Upgrading Library Collections with IoT

Posted by on October 4, 2017 at 5:00 AM Carmi Brandis  
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Librarians across America are champions and co-creators of the digital era. But with limited budgets, the rising focus on digitization can create strain for academic, special, and public libraries alike. Even so, traditional challenges, such as patron engagement or slow turnaround on book returns, haven’t gone away. The Internet of Things (IoT) offers agile, customizable solutions for each of these dilemmas and is giving libraries a chance to merge and transform the physical space of the library with powerful digital tools. The Online Computer Library Center (OCLC) estimates that 50 billion devices will be connected to the Internet of Things by 2020, and it is time for libraries to consider adoption to streamline service and make library navigation easier for patrons.

IoT Book Returns: Faster Turnaround, Happy Patrons

While it may presently be too expensive to add IoT location trackers to a library’s entire collection, RFID strips can be added in place of regular tattle tape security strips to track book returns. Tattle tape strips have been a standard in libraries for years, but these magnetic strips are static in purpose and utility, only alerting librarians when books that have not been checked out pass through security system checkpoints. By contrast, RFID strips can actively engage with and share information to a network when scanned with the right digital reader. Additionally, RFID strips can be linked to the security system to perform the same function as traditional tattle tape.

RFID Journal writes that one library system in Quebec uses RFID tags to drive high turnaround on recently returned items. The tagged books are placed on shelves with embedded scanners that can read their RFID strips upon return and notify patrons of the book’s availability. Up to 30% of the books returned in this way are checked out again on the same day. To speed up the process still further, consider adding an RFID reader to book drops. These readers may be integrated with the library’s IoT network, as well as with the catalogue and circulation systems, to notify patrons immediately with a hold on the returned item and remind circulation assistants to set aside the returned items for a new pickup. While IoT is not a magic bullet for lost materials, it can expedite the turnaround and availability of high demand items while streamlining the frustrating holds cycle.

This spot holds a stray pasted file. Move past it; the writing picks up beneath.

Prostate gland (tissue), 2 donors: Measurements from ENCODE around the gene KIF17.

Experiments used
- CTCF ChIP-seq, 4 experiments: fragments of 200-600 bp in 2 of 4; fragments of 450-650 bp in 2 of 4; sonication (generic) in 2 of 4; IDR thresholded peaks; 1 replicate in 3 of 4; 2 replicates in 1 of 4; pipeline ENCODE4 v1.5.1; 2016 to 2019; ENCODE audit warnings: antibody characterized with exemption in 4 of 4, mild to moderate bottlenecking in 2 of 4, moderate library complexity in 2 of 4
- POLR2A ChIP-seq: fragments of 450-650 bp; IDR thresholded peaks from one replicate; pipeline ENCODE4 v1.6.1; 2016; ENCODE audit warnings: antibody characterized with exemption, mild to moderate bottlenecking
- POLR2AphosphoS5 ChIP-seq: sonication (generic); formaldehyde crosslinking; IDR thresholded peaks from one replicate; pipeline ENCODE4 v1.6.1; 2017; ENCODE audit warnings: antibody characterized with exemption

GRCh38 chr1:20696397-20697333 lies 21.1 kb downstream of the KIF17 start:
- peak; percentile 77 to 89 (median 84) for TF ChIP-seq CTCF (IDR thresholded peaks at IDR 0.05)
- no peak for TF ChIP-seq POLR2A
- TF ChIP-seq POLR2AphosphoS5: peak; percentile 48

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IoT Environmental Controls: Keeping Special Collections Cool

A library’s environmental control system also can be added to the IoT network. These temperature controls may be particularly helpful for archives and special collections where improper storage could lead to material deterioration or destruction. Using digital thermostats, dehumidifiers, and linked light switches, almost every aspect of a collection’s environment may be monitored and controlled from the network using desktop software or secure smartphone apps. In addition to empowering librarians to protect the physical integrity of their collections from anywhere in the world through apps, the library may even automate these controls with machine to machine communications (M2M) so that the monitoring software itself decides when to cut off or turn on temperature controls based on predetermined standards.